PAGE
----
What really catches the eye of a reader is the claim that, last year, researchers at the US biotechnology giant Amgen found they could only replicate six of 53 so-called landmark studies into cancer research, and that researchers at the German giant, Bayer, managed to only replicate a quarter of 67 similarly important papers.

It is impossible to directly connect pSivida’s problems in the US and the research questions raised in The Economist by the Amgen and Bayer examples, but it does seem to be significant that the FDA’s queries about Iluvien relate to alleged “clinical and statistical deficiencies”, which sounds like the sort of issue that caused Amgen and Bayer to fail in their attempts to repeat the work of other researchers.

For investors, the pSivida share price collapse is a warning about the risks associated with most forms of research into something new – and that includes mineral exploration, which often involves a heavy dose of science.

What’s needed from all stock exchange-listed companies that rely on science to support their share price is a clear statement of risk, including the risks of not clearing all the hurdles set by government authorities, and how failure to clear those hurdles can limit the conversion of a bright idea into a saleable product.


It's easy for someone in Western Australia to see the problems of Australia’s car manufacturing industry as an issue that has nothing to do with them, as the handful of assembly plants in Perth closed decades ago and, in the case of the old Ford factory in North Fremantle, became a brewery.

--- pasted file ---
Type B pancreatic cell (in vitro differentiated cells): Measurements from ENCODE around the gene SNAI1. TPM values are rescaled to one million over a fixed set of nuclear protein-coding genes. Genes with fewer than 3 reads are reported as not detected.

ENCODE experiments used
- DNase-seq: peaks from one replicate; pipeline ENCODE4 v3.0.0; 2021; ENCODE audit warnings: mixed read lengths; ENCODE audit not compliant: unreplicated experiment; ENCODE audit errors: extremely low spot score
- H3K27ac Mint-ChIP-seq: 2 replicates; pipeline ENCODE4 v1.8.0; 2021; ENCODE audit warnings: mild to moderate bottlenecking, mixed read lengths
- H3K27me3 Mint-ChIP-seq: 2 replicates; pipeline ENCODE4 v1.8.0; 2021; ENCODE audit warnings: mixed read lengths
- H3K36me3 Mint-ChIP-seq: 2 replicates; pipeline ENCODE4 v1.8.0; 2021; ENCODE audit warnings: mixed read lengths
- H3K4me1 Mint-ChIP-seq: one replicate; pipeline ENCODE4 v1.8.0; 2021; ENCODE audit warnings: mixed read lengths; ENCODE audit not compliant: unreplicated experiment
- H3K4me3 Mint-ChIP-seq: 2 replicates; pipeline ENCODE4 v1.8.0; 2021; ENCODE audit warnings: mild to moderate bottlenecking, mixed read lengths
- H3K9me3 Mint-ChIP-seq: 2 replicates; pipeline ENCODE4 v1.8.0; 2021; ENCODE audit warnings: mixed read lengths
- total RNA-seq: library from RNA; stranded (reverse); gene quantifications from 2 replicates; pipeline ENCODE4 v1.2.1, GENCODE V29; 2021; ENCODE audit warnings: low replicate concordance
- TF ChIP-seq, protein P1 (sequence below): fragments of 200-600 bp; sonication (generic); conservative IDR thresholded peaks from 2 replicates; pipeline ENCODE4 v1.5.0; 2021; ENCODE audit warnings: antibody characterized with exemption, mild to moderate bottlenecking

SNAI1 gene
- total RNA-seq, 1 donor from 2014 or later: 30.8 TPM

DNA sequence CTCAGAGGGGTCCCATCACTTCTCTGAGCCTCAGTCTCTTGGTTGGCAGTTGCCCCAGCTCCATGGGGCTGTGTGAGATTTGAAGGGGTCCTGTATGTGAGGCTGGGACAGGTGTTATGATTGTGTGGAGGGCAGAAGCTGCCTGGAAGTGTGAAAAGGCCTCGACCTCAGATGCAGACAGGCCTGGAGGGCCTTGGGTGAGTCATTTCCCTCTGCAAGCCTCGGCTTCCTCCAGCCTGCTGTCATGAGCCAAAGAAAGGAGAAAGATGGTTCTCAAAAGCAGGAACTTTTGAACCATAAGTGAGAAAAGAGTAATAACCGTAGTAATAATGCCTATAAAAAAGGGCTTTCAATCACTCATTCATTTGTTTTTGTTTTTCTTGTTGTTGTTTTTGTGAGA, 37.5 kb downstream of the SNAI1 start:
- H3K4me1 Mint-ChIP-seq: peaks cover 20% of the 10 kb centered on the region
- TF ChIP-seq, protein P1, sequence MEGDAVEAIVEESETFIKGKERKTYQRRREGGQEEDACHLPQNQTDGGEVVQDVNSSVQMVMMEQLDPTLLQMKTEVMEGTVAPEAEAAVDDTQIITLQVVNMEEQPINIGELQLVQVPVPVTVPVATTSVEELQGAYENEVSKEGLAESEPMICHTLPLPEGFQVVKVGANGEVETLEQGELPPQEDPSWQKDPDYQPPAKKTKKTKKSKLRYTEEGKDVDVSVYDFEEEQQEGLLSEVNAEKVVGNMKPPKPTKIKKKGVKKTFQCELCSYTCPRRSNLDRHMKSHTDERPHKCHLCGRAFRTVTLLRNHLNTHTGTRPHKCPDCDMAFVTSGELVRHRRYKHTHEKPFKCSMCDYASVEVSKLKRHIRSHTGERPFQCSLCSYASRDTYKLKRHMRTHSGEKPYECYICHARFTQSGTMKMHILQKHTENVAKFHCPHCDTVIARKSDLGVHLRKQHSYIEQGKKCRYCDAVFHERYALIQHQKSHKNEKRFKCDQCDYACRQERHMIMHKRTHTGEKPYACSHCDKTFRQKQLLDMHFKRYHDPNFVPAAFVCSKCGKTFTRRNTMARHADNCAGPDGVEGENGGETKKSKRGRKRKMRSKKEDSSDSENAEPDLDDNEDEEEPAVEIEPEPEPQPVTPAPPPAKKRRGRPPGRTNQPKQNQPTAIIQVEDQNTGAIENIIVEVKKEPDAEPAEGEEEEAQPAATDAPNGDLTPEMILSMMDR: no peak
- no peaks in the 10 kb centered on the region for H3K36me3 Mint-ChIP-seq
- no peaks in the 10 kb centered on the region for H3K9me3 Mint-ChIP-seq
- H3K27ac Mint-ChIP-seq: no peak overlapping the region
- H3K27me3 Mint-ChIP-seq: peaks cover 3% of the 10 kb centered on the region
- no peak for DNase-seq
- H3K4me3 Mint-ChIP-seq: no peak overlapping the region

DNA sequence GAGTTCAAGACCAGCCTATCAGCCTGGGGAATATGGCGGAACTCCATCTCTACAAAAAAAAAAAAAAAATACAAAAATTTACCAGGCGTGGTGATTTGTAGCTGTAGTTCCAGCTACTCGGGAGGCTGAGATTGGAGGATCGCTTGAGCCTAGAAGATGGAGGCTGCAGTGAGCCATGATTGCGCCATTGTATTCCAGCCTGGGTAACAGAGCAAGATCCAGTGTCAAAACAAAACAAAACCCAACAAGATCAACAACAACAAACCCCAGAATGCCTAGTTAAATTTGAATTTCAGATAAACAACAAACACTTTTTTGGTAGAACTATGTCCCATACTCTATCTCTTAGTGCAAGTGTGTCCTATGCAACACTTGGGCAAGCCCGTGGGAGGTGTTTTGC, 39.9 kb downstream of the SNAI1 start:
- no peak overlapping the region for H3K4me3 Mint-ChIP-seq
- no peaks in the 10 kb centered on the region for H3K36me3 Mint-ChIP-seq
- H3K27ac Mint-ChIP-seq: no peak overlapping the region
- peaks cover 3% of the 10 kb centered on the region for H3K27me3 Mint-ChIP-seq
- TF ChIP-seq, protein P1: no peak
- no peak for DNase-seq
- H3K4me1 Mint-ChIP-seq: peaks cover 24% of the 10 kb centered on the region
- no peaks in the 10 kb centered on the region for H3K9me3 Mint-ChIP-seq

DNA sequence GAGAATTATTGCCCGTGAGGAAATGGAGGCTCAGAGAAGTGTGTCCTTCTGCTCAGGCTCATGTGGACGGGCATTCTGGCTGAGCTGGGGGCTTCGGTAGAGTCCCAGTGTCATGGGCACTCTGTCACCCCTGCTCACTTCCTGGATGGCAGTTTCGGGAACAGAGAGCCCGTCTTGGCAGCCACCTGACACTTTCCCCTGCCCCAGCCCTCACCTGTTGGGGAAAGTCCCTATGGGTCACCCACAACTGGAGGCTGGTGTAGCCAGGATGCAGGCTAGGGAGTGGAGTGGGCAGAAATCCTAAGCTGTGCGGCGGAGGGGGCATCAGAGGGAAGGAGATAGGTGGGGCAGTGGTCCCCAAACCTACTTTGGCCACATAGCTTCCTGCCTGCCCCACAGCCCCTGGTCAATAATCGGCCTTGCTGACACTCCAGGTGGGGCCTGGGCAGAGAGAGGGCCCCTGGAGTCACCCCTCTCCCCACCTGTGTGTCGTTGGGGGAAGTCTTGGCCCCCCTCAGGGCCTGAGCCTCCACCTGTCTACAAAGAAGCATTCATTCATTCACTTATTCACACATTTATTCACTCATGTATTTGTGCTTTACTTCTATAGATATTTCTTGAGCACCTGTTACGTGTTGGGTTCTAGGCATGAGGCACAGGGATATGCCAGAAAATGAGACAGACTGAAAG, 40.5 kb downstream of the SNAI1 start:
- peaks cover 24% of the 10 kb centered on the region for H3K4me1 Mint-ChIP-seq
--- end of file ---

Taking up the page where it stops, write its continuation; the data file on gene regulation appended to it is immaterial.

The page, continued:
But behind the threat by US automotive giant General Motors, and Japan’s Mitsubishi, to end all car design and manufacturing in Melbourne and Adelaide is a far deeper and more important question: what is it Australia does that can survive in a globalised business world?

The quick answer is mining and energy production. We’re very good at that, but a future based on digging holes in the ground means we really do risk become a giant quarry.

What’s needed is the encouragement of other industries that can compete against international competition. Rather than government continuing to waste taxpayer funds propping up car makers that cannot match the costs of Korean, Chinese and Japanese manufacturers, it’s time to redirect funds into viable industries that can be world leaders for Australia in the same way mining is.

Education, tourism, medical, financial services, and legal services are naturals for Australia to become a regional leader.

Only industries that can deliver world’s best service should be encouraged, and car making is not one of those.

Coal conundrum

Coal is in the news in WA, but don’t expect much good to come from events in the home of the state’s coal industry, Collie, or at the latest coal discovery in the Pilbara.

The Collie problem is one of high operating costs, low coal prices, and the need for the Indian owners of Griffin Coal and the Chinese owners of Western Collieries to suffer a substantial asset value write-down – which from an eastern world position means losing face.

In the Pilbara, the coal discovery by Northern Star is a remarkable geological success but don’t expect it to be developed for a very long time, if ever, and almost certainly not by the company behind the discovery. A quick sale to a coal specialist seems far more likely so it can handle the financial challenge of ‘monetising’ a discovery in grossly oversupplied coal market.